Everyone loves a good story. We all know one when we read one. But what makes a good story?
Recently a prospective client called me inquiring about my services, and I asked him what his novel was about. Ten minutes into his explanation, I had only a vague idea. Sure, the writer gave me lots of info, mostly about the plot–what happens when, but no insight into who the main character is, what she wants, and why it’s such a struggle for her to achieve it.
A good story makes us care about the protagonist, makes us curious about what’s happening to her, internally as well as externally. A good story makes us want to know what happens next because something is at stake. We get hooked on Downton Abbey because we become invested in the characters’ lives. We care about them, live vicariously through them (at least while we’re watching the episode), and can’t wait to find out what will happen if dear sweet Anna learns her beloved Bates really did kill her rapist, and how Edith will cope if her illegitimate love child is discovered, and what will become of Branson if he gets together with the school teacher. If we didn’t care about these characters, we’d stop watching, and if Downton Abbey were a book, we’d get bored and stop reading.
When we’re involved with a really good story we don’t return our friends’ phone calls or notice the kids’ bickering or hear our husband pestering us about where he put his keys. When we’re reading a good story we’re on an emotional high; it’s as if we’re with our long lost love and everything else disappears. Our attention is fixed on the protagonist and her story, and on the characters who inhabit her life. We don’t want to leave them, and if we are forced to, we rush back to them at the first free moment we get. When the book is finished, when our time with the characters is up, we are left with bittersweet feelings of parting, happy and possibly changed from the experience, but sad that it’s over.
So what makes a story compelling? A good story reveals how and why a character reacts to the sequence of relevant events in her struggle to get (or avoid at all cost) what she wants. It also shows us what she learns about herself in the process and how she is changed as a result. A good story poses a question at the beginning of the novel and answers it at the end, moving the character and story forward to resolution. A good story is a series of causes and effects, actions and reactions, and illuminations.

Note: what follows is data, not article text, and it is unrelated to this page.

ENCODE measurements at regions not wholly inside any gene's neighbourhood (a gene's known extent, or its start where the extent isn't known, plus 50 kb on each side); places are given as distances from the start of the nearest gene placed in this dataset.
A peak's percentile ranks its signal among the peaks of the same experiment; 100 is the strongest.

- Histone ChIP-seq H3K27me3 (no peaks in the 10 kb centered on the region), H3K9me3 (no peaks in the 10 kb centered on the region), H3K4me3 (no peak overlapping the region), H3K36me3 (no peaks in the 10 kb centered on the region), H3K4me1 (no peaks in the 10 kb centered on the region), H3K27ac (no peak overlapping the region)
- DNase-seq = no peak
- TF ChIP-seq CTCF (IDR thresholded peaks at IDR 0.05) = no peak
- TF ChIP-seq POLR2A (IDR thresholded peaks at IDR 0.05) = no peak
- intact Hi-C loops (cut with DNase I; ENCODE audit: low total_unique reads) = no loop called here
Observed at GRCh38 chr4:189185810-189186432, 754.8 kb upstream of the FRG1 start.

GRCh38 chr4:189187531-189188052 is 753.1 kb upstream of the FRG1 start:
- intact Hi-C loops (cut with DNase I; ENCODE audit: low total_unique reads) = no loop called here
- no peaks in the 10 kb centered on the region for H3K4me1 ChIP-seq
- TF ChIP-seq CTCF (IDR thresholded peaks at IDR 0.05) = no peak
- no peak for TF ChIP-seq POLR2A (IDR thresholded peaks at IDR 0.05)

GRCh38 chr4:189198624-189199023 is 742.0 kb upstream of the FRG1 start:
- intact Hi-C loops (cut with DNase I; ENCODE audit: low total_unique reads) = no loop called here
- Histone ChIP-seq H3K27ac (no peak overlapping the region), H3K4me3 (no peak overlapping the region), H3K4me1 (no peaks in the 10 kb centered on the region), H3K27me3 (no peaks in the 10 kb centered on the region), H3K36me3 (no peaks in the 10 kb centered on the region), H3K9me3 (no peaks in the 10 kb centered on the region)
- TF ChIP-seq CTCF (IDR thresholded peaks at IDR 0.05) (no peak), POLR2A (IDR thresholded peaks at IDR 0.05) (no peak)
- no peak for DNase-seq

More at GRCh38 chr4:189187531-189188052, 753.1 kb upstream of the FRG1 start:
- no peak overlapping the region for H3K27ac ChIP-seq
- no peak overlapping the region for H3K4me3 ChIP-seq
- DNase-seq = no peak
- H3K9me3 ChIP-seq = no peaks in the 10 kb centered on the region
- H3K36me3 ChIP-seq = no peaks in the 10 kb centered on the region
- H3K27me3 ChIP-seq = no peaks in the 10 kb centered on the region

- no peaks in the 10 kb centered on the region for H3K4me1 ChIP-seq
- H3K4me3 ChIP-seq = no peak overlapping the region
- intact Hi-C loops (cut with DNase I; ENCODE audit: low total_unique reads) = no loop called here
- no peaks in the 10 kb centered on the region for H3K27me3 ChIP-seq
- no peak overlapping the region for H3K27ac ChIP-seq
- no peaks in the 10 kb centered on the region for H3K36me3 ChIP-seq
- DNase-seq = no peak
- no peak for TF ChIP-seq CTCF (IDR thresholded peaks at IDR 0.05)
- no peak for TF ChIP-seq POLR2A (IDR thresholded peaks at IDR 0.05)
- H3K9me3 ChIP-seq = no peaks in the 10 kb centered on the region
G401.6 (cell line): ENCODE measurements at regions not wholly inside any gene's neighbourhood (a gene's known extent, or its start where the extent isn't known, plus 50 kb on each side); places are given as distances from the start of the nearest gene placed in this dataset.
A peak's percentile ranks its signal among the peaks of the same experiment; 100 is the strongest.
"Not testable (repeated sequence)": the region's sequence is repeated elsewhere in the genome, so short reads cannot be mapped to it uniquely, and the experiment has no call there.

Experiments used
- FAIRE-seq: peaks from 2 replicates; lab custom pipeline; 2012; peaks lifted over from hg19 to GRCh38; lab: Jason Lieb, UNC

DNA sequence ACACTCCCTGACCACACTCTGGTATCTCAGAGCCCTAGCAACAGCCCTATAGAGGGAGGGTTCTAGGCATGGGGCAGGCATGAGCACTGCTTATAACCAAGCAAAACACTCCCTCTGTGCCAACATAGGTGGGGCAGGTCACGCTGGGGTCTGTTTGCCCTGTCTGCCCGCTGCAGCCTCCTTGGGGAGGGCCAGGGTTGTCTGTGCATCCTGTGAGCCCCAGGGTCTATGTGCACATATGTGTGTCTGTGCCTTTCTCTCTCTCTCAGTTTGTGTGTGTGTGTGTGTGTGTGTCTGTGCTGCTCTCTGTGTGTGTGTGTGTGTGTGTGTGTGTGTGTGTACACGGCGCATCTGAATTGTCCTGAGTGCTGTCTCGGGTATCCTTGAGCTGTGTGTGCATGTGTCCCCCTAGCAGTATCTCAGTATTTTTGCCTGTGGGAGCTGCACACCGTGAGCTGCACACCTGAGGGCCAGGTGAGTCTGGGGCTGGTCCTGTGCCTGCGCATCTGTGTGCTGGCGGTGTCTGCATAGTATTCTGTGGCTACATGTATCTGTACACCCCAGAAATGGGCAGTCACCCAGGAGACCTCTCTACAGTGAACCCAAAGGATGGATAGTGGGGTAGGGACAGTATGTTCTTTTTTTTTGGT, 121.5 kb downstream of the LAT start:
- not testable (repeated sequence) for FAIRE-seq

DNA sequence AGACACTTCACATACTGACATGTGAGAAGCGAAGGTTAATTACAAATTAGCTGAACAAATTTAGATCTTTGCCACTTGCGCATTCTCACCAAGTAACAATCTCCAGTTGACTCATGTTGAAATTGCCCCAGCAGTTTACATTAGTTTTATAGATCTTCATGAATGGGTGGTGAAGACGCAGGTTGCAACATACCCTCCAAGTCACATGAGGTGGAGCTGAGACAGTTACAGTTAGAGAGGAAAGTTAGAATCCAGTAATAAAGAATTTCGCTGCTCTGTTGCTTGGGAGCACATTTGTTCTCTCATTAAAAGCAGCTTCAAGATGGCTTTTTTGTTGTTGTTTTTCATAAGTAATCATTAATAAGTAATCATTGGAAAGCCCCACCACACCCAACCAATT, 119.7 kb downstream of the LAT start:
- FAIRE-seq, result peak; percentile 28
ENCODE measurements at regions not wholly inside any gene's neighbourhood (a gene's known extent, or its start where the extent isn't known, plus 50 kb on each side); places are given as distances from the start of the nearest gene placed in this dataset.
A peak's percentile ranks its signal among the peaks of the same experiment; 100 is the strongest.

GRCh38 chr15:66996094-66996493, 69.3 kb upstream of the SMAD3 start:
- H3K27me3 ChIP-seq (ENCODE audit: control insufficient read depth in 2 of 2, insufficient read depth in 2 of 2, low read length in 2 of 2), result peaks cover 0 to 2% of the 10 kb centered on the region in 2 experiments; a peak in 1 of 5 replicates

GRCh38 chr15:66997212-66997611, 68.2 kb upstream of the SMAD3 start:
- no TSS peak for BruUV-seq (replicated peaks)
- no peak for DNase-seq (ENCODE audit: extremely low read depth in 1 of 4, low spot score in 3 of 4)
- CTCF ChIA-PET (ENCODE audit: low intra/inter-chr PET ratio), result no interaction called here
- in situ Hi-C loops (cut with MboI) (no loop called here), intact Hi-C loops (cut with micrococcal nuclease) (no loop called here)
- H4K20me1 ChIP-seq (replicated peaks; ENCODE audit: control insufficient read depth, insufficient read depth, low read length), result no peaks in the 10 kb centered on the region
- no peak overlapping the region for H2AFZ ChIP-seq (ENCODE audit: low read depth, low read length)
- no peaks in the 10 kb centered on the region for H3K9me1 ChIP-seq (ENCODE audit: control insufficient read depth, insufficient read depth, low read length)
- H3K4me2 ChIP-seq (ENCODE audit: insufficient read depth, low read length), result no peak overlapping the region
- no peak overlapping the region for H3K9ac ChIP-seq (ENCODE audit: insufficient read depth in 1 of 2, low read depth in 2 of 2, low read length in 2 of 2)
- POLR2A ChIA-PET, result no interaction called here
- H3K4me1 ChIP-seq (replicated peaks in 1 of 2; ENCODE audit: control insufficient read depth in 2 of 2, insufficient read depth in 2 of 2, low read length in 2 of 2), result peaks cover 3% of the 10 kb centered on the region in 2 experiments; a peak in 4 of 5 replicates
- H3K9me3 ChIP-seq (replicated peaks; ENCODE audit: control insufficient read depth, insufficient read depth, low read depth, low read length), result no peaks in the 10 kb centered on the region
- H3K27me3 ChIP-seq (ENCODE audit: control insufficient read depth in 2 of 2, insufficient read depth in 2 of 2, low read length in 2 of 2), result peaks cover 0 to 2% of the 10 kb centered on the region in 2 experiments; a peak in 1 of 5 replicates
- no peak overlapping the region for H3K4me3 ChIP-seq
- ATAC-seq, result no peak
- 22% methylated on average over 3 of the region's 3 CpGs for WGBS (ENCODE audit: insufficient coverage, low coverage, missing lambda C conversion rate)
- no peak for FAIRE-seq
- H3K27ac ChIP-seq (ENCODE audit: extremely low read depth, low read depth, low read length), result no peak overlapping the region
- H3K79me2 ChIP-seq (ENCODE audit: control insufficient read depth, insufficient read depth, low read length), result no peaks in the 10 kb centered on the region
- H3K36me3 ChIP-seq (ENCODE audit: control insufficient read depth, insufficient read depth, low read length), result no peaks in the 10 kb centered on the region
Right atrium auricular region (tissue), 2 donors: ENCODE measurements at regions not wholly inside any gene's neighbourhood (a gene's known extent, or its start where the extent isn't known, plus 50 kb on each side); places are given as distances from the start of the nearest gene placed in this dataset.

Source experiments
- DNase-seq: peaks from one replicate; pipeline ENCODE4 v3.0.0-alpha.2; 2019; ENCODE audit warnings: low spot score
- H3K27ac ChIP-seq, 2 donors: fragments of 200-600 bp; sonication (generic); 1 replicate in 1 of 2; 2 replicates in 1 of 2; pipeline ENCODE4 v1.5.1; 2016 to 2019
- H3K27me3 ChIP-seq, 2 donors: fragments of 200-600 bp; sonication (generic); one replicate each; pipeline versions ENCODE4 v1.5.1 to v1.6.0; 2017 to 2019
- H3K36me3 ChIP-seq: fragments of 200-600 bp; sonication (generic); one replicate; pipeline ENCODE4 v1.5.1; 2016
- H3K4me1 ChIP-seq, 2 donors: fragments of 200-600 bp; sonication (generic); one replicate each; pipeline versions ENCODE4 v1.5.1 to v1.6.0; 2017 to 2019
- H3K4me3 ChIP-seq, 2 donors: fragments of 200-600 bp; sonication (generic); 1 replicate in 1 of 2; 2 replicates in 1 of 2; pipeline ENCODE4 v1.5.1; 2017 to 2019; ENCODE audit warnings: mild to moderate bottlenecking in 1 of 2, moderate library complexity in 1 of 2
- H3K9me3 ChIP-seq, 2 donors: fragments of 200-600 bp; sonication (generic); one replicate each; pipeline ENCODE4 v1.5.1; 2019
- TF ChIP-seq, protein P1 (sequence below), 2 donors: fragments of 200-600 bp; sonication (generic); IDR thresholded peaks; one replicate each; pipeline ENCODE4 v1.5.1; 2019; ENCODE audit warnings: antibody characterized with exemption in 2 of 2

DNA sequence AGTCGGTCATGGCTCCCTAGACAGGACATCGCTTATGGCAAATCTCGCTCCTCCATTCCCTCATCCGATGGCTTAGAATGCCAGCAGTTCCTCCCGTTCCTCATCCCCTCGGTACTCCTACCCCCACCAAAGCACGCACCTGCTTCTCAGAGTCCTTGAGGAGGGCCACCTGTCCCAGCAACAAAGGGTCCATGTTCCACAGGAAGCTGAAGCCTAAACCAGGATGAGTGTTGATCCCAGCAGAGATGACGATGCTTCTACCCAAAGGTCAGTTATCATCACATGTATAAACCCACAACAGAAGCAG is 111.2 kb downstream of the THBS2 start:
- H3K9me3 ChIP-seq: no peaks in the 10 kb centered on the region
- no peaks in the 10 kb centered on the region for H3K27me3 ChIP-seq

My guess is that when I asked the writer who called me what his story was about, he hadn’t fully explored his protagonist’s desires and fears, what the character needed to overcome in order to get what she wants. He had not yet developed how the events in his story affect his protagonist—and why.
So in the interest of making your story compelling, here are some questions to explore before you begin to write; or if you’ve finished your first draft, these questions will help you figure out how to make it better.
Who is your protagonist?
Character drives plot. Your protagonist makes the story happen. So we need to know who the story is about. I’m not referring to a description of hair and eye color, weight and height. I’m talking about the emotional makeup of your character. What are her values? What pushes her buttons and why? What motivates her, what drives her to action? John Gardner says in The Art of Fiction, “No fiction can have real interest if the central character is not an agent struggling for his or her own goals but a victim, subject to the will of others.”*